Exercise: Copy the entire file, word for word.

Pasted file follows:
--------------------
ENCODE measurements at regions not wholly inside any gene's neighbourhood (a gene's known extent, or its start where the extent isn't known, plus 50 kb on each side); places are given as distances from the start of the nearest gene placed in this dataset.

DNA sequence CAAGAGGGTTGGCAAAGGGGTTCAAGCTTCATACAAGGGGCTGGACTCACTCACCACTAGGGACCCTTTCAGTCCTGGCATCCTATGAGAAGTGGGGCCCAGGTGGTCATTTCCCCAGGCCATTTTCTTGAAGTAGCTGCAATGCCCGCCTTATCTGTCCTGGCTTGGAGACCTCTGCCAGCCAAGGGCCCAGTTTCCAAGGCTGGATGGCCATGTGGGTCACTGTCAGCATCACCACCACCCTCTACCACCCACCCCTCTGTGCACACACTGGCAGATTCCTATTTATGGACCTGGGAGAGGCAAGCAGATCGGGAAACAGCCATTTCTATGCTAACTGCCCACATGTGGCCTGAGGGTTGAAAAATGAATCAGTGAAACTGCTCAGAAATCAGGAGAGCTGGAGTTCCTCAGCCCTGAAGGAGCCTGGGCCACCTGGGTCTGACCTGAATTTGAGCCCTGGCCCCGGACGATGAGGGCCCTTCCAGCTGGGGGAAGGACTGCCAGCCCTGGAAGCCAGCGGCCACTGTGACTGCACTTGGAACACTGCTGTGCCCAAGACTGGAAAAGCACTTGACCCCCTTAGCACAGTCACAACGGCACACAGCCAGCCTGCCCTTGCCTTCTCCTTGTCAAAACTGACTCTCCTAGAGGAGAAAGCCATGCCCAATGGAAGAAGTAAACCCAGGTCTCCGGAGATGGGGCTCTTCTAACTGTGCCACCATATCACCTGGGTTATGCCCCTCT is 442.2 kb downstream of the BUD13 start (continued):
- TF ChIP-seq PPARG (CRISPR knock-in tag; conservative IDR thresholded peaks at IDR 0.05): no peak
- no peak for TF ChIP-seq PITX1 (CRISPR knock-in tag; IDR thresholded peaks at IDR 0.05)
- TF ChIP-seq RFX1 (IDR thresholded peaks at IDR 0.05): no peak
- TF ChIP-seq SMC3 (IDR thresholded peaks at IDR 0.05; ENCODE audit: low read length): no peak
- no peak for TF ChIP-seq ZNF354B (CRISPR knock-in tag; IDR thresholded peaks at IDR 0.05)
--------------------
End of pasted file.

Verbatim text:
ENCODE measurements at regions not wholly inside any gene's neighbourhood (a gene's known extent, or its start where the extent isn't known, plus 50 kb on each side); places are given as distances from the start of the nearest gene placed in this dataset.

DNA sequence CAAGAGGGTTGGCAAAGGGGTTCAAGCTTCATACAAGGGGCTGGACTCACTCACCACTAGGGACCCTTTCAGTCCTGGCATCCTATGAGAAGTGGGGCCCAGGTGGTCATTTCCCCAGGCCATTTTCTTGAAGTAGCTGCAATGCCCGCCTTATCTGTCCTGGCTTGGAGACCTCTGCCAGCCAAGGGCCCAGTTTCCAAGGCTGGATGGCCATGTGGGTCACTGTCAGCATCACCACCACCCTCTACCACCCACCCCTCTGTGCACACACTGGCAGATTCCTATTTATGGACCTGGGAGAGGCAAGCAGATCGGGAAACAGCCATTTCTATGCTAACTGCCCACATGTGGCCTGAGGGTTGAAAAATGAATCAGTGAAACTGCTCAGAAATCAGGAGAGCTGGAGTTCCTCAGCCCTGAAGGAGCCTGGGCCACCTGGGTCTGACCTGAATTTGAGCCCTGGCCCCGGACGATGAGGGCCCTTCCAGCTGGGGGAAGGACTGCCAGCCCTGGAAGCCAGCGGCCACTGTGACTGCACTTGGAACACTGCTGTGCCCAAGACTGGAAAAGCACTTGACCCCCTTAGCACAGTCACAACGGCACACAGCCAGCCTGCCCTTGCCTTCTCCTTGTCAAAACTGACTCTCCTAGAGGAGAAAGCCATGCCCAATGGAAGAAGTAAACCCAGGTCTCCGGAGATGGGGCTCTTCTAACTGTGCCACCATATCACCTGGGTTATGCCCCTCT is 442.2 kb downstream of the BUD13 start (continued):
- TF ChIP-seq PPARG (CRISPR knock-in tag; conservative IDR thresholded peaks at IDR 0.05): no peak
- no peak for TF ChIP-seq PITX1 (CRISPR knock-in tag; IDR thresholded peaks at IDR 0.05)
- TF ChIP-seq RFX1 (IDR thresholded peaks at IDR 0.05): no peak
- TF ChIP-seq SMC3 (IDR thresholded peaks at IDR 0.05; ENCODE audit: low read length): no peak
- no peak for TF ChIP-seq ZNF354B (CRISPR knock-in tag; IDR thresholded peaks at IDR 0.05)